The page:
Many men believe that sporting a beard will make them appear more masculine and attractive. Since there are a wide range of beard styles to consider, it's best to choose one that will flatter your features.
Full beards give a rugged appearance but should be well-shaped so as not to appear unruly and should not show any sparse patches. Another very popular beard style is the goatee and mustache, also called a Van Dyke. It's an excellent choice for men with good hair growth above the lip and on the chin, but too weak on the cheeks to support full beard growth. It's recommended that you start with a full beard, then trim down to an oval-shaped goatee and mustache. For an extended goatee and mustache, allow the growth to continue all the way around the lower chin to the ears.
An artistic variation of the goatee and mustache combination is the balbo, in which the goatee is shaped to look like an inverted letter "T." Colonel Sanders of Kentucky Fried Chicken fame was a fan of the chin strip and mustache style of beard, yet another goatee-mustache variation. Trim the goatee into a vertical mustache shape on the chin, tapering the end into a point. The chin strip can also be grown by itself with the upper lip kept bare. Or the goatee can be grown by itself with no mustache on the lip, with the hair rounded out at the bottom of the chin and the width of the goatee matching the width of the mouth.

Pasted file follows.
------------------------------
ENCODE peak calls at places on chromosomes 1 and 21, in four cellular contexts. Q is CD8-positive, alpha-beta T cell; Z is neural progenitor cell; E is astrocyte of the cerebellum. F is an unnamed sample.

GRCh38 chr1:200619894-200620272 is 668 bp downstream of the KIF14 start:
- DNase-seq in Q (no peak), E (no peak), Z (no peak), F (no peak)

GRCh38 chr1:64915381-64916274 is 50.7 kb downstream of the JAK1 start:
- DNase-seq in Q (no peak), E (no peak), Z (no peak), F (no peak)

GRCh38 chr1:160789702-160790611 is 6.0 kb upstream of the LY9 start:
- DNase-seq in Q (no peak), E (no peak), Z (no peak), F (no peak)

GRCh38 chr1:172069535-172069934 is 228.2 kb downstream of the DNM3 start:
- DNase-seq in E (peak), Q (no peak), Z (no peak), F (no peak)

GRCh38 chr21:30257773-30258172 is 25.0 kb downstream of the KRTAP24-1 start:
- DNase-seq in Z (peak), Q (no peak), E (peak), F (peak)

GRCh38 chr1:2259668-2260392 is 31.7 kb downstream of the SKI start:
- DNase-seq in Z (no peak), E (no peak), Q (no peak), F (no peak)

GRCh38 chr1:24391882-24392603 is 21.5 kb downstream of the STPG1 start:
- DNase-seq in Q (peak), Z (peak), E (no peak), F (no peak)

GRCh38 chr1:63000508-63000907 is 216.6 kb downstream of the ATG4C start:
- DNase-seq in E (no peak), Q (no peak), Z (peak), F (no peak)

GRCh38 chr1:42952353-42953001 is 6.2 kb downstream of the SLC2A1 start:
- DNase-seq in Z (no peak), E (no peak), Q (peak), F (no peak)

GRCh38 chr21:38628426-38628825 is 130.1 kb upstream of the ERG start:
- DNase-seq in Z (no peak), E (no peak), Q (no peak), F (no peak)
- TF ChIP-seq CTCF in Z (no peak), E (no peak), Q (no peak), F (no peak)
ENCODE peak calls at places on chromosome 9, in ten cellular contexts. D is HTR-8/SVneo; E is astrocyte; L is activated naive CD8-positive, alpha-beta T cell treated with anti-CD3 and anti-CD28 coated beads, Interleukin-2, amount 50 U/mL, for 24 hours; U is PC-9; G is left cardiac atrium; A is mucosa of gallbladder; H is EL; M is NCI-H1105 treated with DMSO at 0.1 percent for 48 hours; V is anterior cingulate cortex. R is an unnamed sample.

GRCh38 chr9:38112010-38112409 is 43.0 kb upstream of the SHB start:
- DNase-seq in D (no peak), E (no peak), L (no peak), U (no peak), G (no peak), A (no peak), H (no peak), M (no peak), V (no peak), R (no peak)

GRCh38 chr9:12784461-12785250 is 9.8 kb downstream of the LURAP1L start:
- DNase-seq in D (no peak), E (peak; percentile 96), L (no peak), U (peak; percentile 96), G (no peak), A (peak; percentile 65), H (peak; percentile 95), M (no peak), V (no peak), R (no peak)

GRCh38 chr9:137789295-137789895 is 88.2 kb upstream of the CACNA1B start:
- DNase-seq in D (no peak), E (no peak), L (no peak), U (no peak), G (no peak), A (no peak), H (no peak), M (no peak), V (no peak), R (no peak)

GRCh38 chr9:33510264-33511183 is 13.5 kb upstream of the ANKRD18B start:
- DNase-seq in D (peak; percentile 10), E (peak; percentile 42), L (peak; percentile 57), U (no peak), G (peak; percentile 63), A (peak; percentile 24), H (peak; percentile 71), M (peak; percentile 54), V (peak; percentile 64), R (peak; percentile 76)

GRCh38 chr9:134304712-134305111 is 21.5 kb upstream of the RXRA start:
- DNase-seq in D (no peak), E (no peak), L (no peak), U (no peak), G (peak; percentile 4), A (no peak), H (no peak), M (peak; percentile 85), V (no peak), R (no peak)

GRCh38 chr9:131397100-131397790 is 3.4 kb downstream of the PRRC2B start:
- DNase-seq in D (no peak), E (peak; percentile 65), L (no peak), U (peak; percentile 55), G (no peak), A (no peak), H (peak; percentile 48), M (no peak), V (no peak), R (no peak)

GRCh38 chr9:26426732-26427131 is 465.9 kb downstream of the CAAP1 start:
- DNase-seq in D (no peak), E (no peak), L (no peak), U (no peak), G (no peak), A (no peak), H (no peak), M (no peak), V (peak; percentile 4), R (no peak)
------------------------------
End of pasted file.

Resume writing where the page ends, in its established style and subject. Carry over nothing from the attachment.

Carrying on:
The smallest variation of the goatee style of beard is called the soul patch or the mouche (the French word for fly). This is a small square patch of hair grown immediately under the lower lip but one that does not extend down the length of the chin.
The chin curtain style of beard is the style favored by Abraham Lincoln. It's a style in which the hair is grown fully around the chin line but the cheeks and the upper lip are kept bare. Shape this style by growing a full beard and then shaving away everything from a strip of beard running from ear to ear.
There are two styles of mutton chop beards for men who prefer an old-fashioned style favored in the 19th century. Mutton chops are achieved by letting sideburns grow down the chin just to the corner of the mouth where a vertical line defines the end of the chops. A variation of this style called friendly mutton chops utilizes the same growth pattern for the hair, with the difference that the sideburns connect to a mustache, with the center of the chin kept clear of any beard growth.